Whether you are a franchise or create all your own storylines and props, there are a few unspoken rules that directly relate to your success. These are secret expectations everyone else has for you. You can discover them on your own, but why face the frustration? We are going to share them right here!
- Be the host. Be the reason people love your establishment. They say the current generation of business owners have to “be their brand”. It doesn’t matter if your Escape Room operates like a high-tech haunted house, or if you are creating an attraction for toddlers, people expect customer service. They don’t just want to experience the art and craft of your escape rooms. Of course they pay good money to enjoy the entertainment at your venue, but they want more than just a good time in your rooms. They want to be catered to. They want to be greeted, have the awkwardness of the initial sign-in routine led with confidence. As basic as it seems, use their name whenever possible without being creepy. Weave it into the clues you give them. Make them feel like they are getting a custom experience. Since they are about to trust you through an entire game and be led by you on monitors, over loudspeaker, look them in the eyes when you greet them and show them that they can trust you.
2. Clean up your act! Make a cleaning schedule and build it into your routine. If you have are the only staff, or if you employ dozens, work cleaning into the daily operations. Nobody wants to get sick at your place, that should be no secret! Disinfect every lock, doorknob, shelf, prop, handle, switch, and button. Think about it people explore things with their hands, they touch all surfaces of the things they inspect. By necessity you require they touch the same things, game after game. They cough, sneeze, and laugh their germs all over your props and locks. Nervous people put their hands in their mouths, and by anxiety-driven habits, they touch their faces more. Some escape rooms are designed to look dirty, but are actually very clean. You can have a post-apocalypse filthy kitchen where everything is stained, and looks disgusting, but nothing is sticky, dirty, or actually gross. The secret key is to make it look how you want, but have it remain sanitary. One great thing we have seen an Escape Room do is to use hand sanitizer when they want to create a “wet” feeling. That way as people put their hands into the gross goo to get the key, they actually are cleaning their hands.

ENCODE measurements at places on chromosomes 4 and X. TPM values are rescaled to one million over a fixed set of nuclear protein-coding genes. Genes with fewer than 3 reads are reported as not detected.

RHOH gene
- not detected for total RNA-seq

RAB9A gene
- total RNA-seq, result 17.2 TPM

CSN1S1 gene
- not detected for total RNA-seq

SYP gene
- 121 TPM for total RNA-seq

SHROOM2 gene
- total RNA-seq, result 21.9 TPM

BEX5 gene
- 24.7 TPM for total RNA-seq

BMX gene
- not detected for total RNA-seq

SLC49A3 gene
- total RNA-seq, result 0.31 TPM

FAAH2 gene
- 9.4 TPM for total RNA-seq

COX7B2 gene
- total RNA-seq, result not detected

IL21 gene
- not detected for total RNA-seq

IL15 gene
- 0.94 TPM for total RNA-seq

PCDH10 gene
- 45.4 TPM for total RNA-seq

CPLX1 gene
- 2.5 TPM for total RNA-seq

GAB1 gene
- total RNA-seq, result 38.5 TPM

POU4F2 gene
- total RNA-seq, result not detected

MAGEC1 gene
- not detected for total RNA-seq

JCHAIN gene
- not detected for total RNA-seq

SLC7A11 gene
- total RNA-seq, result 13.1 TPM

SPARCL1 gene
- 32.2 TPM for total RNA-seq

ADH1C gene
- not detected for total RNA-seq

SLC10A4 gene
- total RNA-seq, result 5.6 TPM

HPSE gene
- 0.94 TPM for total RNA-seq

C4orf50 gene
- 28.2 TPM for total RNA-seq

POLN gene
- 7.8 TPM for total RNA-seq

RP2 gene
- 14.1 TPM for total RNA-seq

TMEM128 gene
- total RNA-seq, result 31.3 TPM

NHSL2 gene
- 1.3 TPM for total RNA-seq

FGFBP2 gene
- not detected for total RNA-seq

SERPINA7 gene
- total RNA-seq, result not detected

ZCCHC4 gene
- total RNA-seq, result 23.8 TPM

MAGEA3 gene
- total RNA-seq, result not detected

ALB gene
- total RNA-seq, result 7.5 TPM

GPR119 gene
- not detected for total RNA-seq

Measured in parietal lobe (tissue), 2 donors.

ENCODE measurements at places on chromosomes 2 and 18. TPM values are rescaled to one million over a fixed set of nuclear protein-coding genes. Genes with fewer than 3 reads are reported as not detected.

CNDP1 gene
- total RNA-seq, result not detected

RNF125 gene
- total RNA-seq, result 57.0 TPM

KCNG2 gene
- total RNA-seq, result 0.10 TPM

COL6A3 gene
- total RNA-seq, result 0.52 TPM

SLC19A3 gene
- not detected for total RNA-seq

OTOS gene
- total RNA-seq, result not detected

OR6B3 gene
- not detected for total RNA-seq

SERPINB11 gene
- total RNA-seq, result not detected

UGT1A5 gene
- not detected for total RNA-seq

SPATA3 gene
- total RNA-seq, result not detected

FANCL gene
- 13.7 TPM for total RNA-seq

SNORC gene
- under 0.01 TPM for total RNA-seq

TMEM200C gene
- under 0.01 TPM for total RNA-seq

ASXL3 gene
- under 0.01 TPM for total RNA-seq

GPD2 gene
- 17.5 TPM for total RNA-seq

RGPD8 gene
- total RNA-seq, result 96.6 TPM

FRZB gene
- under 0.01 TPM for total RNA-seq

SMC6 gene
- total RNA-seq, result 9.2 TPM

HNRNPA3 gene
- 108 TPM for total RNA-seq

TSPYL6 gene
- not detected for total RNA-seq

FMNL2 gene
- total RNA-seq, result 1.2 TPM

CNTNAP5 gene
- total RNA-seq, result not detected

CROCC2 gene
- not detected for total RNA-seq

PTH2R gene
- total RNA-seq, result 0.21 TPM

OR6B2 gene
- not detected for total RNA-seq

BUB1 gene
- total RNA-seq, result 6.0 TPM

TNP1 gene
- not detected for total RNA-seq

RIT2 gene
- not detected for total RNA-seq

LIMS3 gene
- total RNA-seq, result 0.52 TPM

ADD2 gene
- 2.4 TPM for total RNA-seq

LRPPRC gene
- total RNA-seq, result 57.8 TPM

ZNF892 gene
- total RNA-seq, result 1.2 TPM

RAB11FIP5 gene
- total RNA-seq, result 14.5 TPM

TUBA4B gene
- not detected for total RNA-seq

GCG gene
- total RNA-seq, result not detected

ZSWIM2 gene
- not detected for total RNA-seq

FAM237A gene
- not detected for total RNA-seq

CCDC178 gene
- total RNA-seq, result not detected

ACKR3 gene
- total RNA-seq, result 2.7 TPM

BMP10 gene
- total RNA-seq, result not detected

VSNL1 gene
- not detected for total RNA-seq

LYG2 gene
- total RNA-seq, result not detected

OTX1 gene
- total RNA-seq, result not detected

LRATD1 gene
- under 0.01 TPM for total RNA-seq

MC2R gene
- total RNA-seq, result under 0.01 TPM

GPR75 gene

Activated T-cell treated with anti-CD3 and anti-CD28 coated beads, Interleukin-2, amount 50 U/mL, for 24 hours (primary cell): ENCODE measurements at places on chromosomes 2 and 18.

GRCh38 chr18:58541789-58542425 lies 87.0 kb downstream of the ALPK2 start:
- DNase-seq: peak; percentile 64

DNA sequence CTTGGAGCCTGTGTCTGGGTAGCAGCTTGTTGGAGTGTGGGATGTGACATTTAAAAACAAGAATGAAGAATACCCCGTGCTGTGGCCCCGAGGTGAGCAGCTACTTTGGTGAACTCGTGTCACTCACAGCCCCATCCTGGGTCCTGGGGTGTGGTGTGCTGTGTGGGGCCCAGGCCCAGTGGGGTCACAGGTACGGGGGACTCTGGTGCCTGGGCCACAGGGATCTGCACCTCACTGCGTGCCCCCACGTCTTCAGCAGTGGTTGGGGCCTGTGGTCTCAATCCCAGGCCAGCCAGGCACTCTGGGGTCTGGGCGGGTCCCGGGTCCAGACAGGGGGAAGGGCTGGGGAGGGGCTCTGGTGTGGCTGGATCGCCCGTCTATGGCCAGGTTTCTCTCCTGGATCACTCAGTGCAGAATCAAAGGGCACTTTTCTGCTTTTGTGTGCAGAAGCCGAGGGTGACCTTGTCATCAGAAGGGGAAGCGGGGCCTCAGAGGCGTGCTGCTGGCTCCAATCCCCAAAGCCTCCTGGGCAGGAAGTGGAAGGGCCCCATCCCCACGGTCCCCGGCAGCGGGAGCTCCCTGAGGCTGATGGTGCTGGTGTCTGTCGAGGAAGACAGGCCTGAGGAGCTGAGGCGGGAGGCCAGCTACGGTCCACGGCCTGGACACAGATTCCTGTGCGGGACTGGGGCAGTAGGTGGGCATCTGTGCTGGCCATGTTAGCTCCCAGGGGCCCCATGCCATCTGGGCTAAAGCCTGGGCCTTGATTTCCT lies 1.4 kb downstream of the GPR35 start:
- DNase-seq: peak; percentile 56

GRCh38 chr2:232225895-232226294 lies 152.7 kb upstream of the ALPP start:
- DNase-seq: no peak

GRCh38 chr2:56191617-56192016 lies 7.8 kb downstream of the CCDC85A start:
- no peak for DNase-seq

3. Don’t rush the ending! Escape Rooms are fine tuned for turnover, and cycling groups through efficiently is key to revenue. But the secret to a good customer flow and room reset is found in how the ending unfolds for the exiting group. It is important at the end of each group experience for the team to have enough time to debrief and express their feelings to the host. They will continue to talk and revel at their experience when they leave, and you should encourage them to take that banter online, but before they leave, you should ask them what they enjoyed the most, let them burst and gush with their feelings for a bit before shuffling them silently through the lobby avoiding spoilers. Consistent feedback is showing that people don’t want to be rushed out. Consider creating a debriefing space that is safe to share loudly. Work into your schedule debriefing time where the host and the floorspace is not crowded or rushed into accommodating the next group. This is also a great way to help people feel heard so that you do not end up with a bad review, express empathy and consider revisions so that they know you care.
In the end, everyone has these secret expectations for Escape Rooms. People want to be treated to a custom experience, they want it to look and feel real, but they don’t want to get sick because the place is so dirty, and when they explode with excitement about their success or failure, give them the space and time to process that in your establishment. If you don’t do these things — you may quickly find yourself with a reputation that is stale, filthy, and hurried.